Articles Posted in Criminal Law

Over the past several years, there has been increasing focus on how the imposition of fees and costs on criminal defendants can disproportionately affect poor and disadvantaged individuals.  Washington drew national attention for the way its courts imposed fees and costs on defendants, and particularly the 12% annual interest rate that was applicable to fees and costs.  Last year, Washington passed an act to address some of the issues with the legal financial obligations for criminal defendants.  The act eliminated interest for all legal financial obligations except restitution. Although Washington criminal courts may still require defendants to pay certain costs, a court may not order an indigent defendant to pay costs.  Even if a defendant is not indigent, the court must still consider his or her financial resources and the burden payment of the costs will create in determining the amount of costs and the method of payment.  (RCW 10.01.160.)  A defendant is indigent if he or she receives certain types of public assistance, is involuntarily committed, or has an annual net income of 125% or less of the federal poverty level.  (RCW 10.101.010.)  Additionally, under the new act, a court can no longer sanction a defendant with contempt based on a failure to pay unless it finds the defendant’s failure to pay is willful.  A willful failure to pay occurs when the defendant has the ability to pay but refuses to do so.  The law identifies the factors the court must consider in determining if the defendant has the current ability to pay.  (RCW 10.01.180.)

An indigent defendant recently challenged community supervision costs that were imposed upon him by the trial court.  After the defendant pleaded guilty to first degree assault and second degree robbery, the trial court waived all non-mandatory fees and costs and stated the defendant did not have financial resources.  The judgment and sentence, however, required the defendant to pay supervision fees.

The defendant appealed, arguing the community supervision fee was a non-mandatory cost that should not have been imposed by the trial court in light of his indigence.

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Teenagers sometimes act impulsively, and, unfortunately, if someone gets hurt as a result of those impulsive actions, it could result in Washington criminal charges.  In a recent case, a juvenile defendant challenged his conviction, arguing in part the court should have considered adolescent brain development and maturity in assessing his culpability for assault.

According to the appeals court’s opinion, three friends were in eighth grade at the same middle school.  The court used pseudonyms for all of the boys: Timothy Martin, Andrew Christopher, and Bob Simpson.  While Christopher was sitting on a desk talking to Simpson one day, Martin came up from behind and put Christopher into a choke hold.

Martin said it was a professional wrestling choke hold that he had seen during professional wrestling matches.  He knew it could stop a person’s breathing and cause them to become unconscious.  Martin said he wanted to show the choke hold to Simpson and did not mean to interrupt Christopher’s air or blood flow.

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The Washington State Constitution recognizes a privacy right and prohibits disturbance of that privacy without authority of law.  When a driver is arrested for driving under the influence, the vehicle must be impounded pursuant to RCW 46.55.360.  A defendant recently challenged the impound statute as a violation of the Washington State Constitution.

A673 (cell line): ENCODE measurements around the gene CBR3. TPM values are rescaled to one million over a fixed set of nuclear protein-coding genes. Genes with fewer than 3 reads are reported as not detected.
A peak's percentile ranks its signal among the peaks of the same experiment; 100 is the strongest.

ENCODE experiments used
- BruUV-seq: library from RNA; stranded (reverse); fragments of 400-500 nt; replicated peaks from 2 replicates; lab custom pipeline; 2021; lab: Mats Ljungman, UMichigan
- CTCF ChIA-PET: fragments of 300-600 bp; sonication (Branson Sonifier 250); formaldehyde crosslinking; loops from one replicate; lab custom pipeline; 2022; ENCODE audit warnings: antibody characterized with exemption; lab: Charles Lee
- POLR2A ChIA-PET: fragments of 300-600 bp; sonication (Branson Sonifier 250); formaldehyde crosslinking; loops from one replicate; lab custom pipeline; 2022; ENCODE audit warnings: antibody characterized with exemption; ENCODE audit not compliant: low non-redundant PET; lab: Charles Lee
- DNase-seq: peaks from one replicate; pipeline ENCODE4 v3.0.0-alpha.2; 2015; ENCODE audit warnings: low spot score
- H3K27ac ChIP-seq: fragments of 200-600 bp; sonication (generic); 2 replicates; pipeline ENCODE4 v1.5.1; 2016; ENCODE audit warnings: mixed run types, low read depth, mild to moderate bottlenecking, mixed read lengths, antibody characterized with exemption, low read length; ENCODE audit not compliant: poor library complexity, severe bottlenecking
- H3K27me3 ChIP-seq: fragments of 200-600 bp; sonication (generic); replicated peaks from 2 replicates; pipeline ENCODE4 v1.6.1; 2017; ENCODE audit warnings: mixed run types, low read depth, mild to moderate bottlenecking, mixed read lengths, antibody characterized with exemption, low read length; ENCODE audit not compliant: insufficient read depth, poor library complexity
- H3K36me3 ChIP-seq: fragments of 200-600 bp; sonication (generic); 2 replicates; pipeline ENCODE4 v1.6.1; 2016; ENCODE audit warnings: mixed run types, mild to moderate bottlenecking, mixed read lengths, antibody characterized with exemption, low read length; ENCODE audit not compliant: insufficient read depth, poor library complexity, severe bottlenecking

The defendant was stopped for speeding.  According to the court opinion, the officer smelled alcohol on the defendant’s breath.  The defendant declined a field sobriety test and the officer arrested him for suspicion of driving while under the influence of intoxicants.  The officer impounded the defendant’s jeep without considering any reasonable alternatives.

The officer performed an inventory search of the vehicle and found items he believed were associated with drug dealing.  Cocaine was found on the defendant in a search incident to arrest.  The defendant was charged with DUI and possession with intent to deliver controlled substances.

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Washington law prohibits possession of a firearm by a person, including a juvenile, who has been convicted of a serious offense.  Washington law allows a person to petition the court for restoration of the right to possess a firearm in certain circumstances.  It is not uncommon for a Washington criminal defendant to challenge the loss of firearms rights or the denial of restoration of those rights.  In a recent case, a defendant challenged a court’s denial of his restoration petition.

The seventeen-year-old defendant admitted to second degree malicious mischief based on intentional damage to a vehicle.  The juvenile court found him solely responsible for the damage and he pleaded guilty in exchange for deferred disposition.  As part of the terms of the deferred disposition, he lost the right to possess a firearm.

The juvenile court ultimately ordered the defendant to pay the estimated cost of repair in restitution as a condition of disposition.  The court subsequently dismissed the deferred disposition and vacated the conviction, but indicated it would not seal the case until restitution was made.

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Washington State has long allowed adults with criminal convictions to vacate convictions from their record. However, the previous eligibility requirements severely limited the ability to vacate certain convictions and the number of convictions eligible to be vacated.

In April of 2019, the Washington State legislature passed the New Hope Act, a law that changes the requirements for vacating criminal convictions in Washington state. Effective July 28, 2019, the New Hope Act eliminates many of the previous barriers to vacating misdemeanor and felony convictions, making more people eligible to vacate their criminal conviction. The New Hope Act broadens the ability to vacate convictions by: